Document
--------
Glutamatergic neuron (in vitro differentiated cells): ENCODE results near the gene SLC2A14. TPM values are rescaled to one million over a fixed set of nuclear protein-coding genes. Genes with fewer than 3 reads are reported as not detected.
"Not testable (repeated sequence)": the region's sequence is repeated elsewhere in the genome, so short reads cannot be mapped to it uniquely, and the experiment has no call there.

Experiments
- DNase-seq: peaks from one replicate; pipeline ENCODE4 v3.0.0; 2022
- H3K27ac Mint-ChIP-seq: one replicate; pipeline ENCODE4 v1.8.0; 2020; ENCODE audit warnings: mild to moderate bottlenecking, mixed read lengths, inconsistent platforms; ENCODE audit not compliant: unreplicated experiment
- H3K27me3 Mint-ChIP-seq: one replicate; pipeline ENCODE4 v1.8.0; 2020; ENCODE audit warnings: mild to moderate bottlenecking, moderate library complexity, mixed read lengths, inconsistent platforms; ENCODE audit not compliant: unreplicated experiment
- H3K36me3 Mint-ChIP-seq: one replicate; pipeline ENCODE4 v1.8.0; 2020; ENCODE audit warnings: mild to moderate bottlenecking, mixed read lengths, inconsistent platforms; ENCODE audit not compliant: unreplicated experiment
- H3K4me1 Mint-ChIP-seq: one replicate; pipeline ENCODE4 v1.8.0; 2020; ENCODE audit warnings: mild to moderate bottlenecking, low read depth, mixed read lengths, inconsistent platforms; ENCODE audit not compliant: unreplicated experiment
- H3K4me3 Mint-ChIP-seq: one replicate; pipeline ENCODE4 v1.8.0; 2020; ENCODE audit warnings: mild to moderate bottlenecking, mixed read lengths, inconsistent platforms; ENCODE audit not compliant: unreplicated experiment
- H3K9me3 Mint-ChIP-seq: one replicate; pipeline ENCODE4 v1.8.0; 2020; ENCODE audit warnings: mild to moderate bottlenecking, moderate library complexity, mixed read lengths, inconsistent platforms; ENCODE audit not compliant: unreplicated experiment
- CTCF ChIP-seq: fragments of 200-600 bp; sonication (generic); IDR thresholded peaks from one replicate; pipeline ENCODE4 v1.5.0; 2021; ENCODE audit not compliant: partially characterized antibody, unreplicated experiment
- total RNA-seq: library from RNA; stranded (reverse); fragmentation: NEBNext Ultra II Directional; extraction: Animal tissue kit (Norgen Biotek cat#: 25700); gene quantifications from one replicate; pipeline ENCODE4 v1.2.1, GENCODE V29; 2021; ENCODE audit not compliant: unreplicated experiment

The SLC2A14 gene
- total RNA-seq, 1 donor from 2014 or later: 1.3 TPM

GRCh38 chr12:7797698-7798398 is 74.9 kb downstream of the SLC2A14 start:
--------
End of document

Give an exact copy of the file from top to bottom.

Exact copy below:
Glutamatergic neuron (in vitro differentiated cells): ENCODE results near the gene SLC2A14. TPM values are rescaled to one million over a fixed set of nuclear protein-coding genes. Genes with fewer than 3 reads are reported as not detected.
"Not testable (repeated sequence)": the region's sequence is repeated elsewhere in the genome, so short reads cannot be mapped to it uniquely, and the experiment has no call there.

Experiments
- DNase-seq: peaks from one replicate; pipeline ENCODE4 v3.0.0; 2022
- H3K27ac Mint-ChIP-seq: one replicate; pipeline ENCODE4 v1.8.0; 2020; ENCODE audit warnings: mild to moderate bottlenecking, mixed read lengths, inconsistent platforms; ENCODE audit not compliant: unreplicated experiment
- H3K27me3 Mint-ChIP-seq: one replicate; pipeline ENCODE4 v1.8.0; 2020; ENCODE audit warnings: mild to moderate bottlenecking, moderate library complexity, mixed read lengths, inconsistent platforms; ENCODE audit not compliant: unreplicated experiment
- H3K36me3 Mint-ChIP-seq: one replicate; pipeline ENCODE4 v1.8.0; 2020; ENCODE audit warnings: mild to moderate bottlenecking, mixed read lengths, inconsistent platforms; ENCODE audit not compliant: unreplicated experiment
- H3K4me1 Mint-ChIP-seq: one replicate; pipeline ENCODE4 v1.8.0; 2020; ENCODE audit warnings: mild to moderate bottlenecking, low read depth, mixed read lengths, inconsistent platforms; ENCODE audit not compliant: unreplicated experiment
- H3K4me3 Mint-ChIP-seq: one replicate; pipeline ENCODE4 v1.8.0; 2020; ENCODE audit warnings: mild to moderate bottlenecking, mixed read lengths, inconsistent platforms; ENCODE audit not compliant: unreplicated experiment
- H3K9me3 Mint-ChIP-seq: one replicate; pipeline ENCODE4 v1.8.0; 2020; ENCODE audit warnings: mild to moderate bottlenecking, moderate library complexity, mixed read lengths, inconsistent platforms; ENCODE audit not compliant: unreplicated experiment
- CTCF ChIP-seq: fragments of 200-600 bp; sonication (generic); IDR thresholded peaks from one replicate; pipeline ENCODE4 v1.5.0; 2021; ENCODE audit not compliant: partially characterized antibody, unreplicated experiment
- total RNA-seq: library from RNA; stranded (reverse); fragmentation: NEBNext Ultra II Directional; extraction: Animal tissue kit (Norgen Biotek cat#: 25700); gene quantifications from one replicate; pipeline ENCODE4 v1.2.1, GENCODE V29; 2021; ENCODE audit not compliant: unreplicated experiment

The SLC2A14 gene
- total RNA-seq, 1 donor from 2014 or later: 1.3 TPM

GRCh38 chr12:7797698-7798398 is 74.9 kb downstream of the SLC2A14 start: